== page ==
The Offshore Voyaging Reference Site

What A Difference A Year Makes

Our arrival in Portsmouth, Dominica for the New Year felt like a homecoming. We’d spent a good spell anchored off the town during our cruise through the islands last year, and still felt there was a lot more to get from Dominica as a whole, so we decided to settle down for a good spell the second time around to explore ashore.

Portsmouth sits in a large, sheltered bay with little swell (in most conditions), plenty of room to anchor, and apart from a few coral heads the bottom is mostly sand and offers good holding. There are also moorings owned by the helpful guys from PAYS (Portsmouth Association of Yacht Security) for rent if you prefer.

There’s a useful range of services ashore, and the backdrop of the hills behind the town is absolutely magnificent. But as we settled in to our new, temporary home, we were moved to ask ourselves the same question that had struck us again and again from Grenada northwards—where were all the yachts?

Compared with last year, I’d guess that the number of boats we’ve seen has been down in the order of 20-40%, an impression that was confirmed by a number of local businesses in Union Island and Bequia.

One small locally owned restaurant told me they were down about 50% from last year; another business, a well loved deli, reckoned 33%—and this at Christmas, when most newcomers have arrived from across the pond and the tills should be jingling merrily. It seemed the same was also true in Dominica, where there were around half the boats that we’d seen at anchor last year.


All of this naturally had an effect on the social scene. While we were there, several events run by PAYS and others, for the benefit of the yacht crews, were either cancelled due to lack of numbers or were very subdued affairs. The effect on local businesses was pronounced, and one thing that we noticed was a (perhaps understandable) hike in prices for most services, as traders tried to make up for falling business volumes.

But their idea of hard up and ours are two very different things, so it was no big deal, and if we spent our days worrying about every single penny then we wouldn’t enjoy this life for five minutes.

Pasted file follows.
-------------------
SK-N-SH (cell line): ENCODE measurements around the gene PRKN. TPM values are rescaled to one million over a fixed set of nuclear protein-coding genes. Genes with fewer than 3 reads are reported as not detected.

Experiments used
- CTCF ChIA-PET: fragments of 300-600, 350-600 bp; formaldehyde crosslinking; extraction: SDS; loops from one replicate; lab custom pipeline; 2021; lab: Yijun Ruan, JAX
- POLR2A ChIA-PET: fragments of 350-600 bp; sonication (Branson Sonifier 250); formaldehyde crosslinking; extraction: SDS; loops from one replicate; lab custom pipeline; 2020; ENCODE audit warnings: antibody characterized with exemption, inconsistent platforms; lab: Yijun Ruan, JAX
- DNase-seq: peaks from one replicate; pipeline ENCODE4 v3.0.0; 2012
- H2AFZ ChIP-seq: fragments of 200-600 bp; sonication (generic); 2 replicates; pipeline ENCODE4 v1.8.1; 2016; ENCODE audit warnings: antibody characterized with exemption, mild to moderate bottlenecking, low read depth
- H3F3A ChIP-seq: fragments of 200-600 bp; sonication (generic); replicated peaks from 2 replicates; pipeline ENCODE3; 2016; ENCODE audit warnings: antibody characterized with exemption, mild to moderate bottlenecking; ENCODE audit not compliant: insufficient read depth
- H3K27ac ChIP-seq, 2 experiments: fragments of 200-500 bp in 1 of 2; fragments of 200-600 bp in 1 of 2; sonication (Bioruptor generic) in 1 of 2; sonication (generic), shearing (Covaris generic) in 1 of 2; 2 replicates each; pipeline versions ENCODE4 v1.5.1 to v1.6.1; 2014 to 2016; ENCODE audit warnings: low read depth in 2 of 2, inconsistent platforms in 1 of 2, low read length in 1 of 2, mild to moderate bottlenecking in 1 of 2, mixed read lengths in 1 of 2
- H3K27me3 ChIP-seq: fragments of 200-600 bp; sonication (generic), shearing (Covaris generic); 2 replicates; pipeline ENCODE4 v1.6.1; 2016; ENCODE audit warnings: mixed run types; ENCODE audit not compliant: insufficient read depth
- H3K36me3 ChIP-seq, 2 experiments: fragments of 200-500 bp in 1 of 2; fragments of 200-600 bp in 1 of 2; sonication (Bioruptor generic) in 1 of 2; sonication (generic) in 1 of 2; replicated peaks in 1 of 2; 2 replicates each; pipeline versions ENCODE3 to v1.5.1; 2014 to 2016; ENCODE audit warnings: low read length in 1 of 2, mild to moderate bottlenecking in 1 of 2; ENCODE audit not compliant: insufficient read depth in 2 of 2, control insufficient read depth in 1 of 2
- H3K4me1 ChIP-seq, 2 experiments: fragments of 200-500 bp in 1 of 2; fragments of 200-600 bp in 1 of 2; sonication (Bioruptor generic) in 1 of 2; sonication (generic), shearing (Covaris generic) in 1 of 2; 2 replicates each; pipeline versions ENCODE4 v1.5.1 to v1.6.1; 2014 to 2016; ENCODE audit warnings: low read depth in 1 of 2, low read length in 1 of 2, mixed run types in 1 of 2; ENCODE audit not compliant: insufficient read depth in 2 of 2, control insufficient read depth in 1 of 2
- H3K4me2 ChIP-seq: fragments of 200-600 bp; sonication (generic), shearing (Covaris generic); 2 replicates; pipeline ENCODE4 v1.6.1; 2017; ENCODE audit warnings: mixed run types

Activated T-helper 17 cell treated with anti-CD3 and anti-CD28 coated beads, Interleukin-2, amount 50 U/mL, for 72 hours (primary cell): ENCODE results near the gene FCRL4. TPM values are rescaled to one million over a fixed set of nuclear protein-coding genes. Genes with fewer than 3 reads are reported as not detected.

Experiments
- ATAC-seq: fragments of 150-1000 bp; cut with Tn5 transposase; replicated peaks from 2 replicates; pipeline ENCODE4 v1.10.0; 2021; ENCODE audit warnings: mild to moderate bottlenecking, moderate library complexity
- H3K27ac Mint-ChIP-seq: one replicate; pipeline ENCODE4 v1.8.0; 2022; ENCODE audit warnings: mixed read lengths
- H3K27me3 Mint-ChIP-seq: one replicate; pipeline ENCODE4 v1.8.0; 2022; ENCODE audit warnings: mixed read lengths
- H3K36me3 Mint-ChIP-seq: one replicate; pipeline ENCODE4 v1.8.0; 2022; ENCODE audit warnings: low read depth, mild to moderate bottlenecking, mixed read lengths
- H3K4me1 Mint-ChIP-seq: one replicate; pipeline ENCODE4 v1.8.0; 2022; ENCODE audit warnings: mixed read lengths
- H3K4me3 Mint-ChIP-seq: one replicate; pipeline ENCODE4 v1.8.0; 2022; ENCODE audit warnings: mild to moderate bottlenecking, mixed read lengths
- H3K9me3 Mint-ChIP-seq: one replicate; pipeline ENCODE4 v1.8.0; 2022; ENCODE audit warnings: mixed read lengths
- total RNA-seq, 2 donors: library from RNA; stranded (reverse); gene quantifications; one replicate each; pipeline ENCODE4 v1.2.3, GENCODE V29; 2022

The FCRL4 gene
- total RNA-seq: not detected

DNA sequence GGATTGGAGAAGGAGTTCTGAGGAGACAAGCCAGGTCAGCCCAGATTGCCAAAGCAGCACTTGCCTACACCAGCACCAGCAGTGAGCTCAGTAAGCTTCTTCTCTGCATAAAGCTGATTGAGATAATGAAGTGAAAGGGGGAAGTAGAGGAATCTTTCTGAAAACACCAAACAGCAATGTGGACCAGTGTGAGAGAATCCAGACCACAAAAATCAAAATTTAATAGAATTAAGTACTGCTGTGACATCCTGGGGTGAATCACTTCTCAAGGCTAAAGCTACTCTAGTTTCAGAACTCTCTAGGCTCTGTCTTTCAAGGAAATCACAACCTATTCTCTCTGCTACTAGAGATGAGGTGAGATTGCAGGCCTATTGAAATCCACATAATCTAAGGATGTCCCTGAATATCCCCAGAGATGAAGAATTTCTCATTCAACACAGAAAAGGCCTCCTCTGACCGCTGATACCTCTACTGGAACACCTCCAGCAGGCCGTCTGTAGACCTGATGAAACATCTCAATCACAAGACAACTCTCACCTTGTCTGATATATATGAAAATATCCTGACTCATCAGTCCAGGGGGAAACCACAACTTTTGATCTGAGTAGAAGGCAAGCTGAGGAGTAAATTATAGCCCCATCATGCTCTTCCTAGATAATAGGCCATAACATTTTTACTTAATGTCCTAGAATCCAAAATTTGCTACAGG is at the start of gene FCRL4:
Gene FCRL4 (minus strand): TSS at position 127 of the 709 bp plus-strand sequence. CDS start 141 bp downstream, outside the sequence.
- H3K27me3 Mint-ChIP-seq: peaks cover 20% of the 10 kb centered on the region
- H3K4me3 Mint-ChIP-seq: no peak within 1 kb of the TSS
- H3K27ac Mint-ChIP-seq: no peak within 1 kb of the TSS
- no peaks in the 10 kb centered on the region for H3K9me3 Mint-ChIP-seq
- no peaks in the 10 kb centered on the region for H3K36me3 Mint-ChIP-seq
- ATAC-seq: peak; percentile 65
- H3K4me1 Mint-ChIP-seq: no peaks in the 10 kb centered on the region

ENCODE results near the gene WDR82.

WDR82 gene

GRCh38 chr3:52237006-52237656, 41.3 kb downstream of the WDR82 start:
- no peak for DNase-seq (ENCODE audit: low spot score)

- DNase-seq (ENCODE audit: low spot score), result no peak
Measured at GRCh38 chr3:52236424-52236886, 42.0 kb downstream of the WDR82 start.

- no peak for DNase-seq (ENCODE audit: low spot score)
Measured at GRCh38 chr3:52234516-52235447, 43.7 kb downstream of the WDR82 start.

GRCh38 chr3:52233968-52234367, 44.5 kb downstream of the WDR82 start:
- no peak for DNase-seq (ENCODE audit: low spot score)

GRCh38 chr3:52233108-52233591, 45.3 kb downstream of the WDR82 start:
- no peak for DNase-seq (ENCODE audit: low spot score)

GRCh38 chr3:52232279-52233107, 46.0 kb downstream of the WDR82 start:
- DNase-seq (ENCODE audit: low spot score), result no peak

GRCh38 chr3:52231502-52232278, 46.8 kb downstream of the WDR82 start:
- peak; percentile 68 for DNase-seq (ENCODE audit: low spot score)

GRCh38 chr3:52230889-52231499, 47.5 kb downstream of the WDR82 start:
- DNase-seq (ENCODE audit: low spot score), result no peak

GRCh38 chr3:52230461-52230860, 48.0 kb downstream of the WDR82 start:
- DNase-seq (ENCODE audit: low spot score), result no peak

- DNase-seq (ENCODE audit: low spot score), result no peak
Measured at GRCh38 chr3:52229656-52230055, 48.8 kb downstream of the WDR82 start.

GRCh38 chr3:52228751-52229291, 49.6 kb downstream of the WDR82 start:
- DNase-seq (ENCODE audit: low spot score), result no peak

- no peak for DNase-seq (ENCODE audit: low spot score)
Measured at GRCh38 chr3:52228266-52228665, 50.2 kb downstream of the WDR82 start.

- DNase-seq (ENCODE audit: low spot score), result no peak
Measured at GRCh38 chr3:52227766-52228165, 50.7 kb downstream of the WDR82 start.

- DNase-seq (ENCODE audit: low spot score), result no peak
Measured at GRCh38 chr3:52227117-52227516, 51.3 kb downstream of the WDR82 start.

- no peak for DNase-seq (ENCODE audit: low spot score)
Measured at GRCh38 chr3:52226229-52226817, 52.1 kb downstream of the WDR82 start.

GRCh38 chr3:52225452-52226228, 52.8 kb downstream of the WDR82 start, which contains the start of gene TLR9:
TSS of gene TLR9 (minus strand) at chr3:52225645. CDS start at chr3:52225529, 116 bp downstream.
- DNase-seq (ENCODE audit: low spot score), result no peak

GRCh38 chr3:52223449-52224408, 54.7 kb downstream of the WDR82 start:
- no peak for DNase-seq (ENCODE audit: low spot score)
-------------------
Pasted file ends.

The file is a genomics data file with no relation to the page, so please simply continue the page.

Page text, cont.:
Dominica remains one of our favourite islands in many ways, for the people, the slow pace of life, its natural beauty, peace and tranquility. It’s also one of the best places to see the green flash, which can conveniently be viewed at sunset from the agreeable vantage point of Felix’s art studio and bar on the beach, with your feet in the Caribbean Sea.

It’s not a bad life if you don’t buckle under the pressure.

A tour of the island in the company of the wonderful Winston was a great day out, and on a day when the cruise ships weren’t in port most of the beauty spots weren’t busy at all.

Waterfalls; hiking in the Mornes; looking out for the endangered endemic parrot, the Sisserou (which, unbelievably, we saw)—time spent in Dominica is always well rewarded.

And when we finally reluctantly left, we were treated to one last reminder of why Dominica is called the nature island, when a sperm whale crossed our bows to say farewell and reminded us to come back some day. We will.

Where’s The Wind?

Another big change from last year has been the far lower average wind speeds we’ve encountered, right from the beginning of the season. Last year was windy from early December onwards, and some of the passages between the islands were boisterous, to say the least. We made several crossings with two or more reefs in, and even one with three and the staysail only, which represents a lot of wind when measured against a stiff boat like Pèlerin.

As often as not, this year we’ve had a single reef and full yankee, and even on a couple of occasions, no reefs at all—it has seemed at times like a bit of an anti-climax.

Sure, there have been sporadic belts of enhanced trade winds, but nothing like the endless ‘Christmas Trades’ of last year. Good passage making conditions, though, that carried us up to the charming French islands of Les Saintes, another favourite of ours, not least for the numerous restaurants, a few of which are truly excellent.

After a couple of days of cheerful gluttony we had to move on again to Antigua to rest up and lose some weight.

Party Central

Antigua occupies a position of some importance in the global yachting mindset, home as it is to the famous race week and the Classic yacht regatta. All centred on the well preserved historic backdrop of Nelson’s Dockyard, it’s not hard to see why, and if we were thirty years younger I’m sure we’d love it, too.


But as a cruising couple we’re a bit old for all the noise and the parties, and so we tend to avoid such places. And that’s where Antigua has an edge over some of the other party islands, in that there’s still a lot to see off the beaten track, if you’re prepared to make the effort.

Not least of which is Great Bird Island, around to the northeast of Antigua. Sheltering behind a protecting reef, the island and its smaller neighbours, Redhead and Rabbit Islands, offer a tranquil antidote to the hustle and bustle of the south and west coasts of the island, with walks ashore, clear waters and abundant bird life.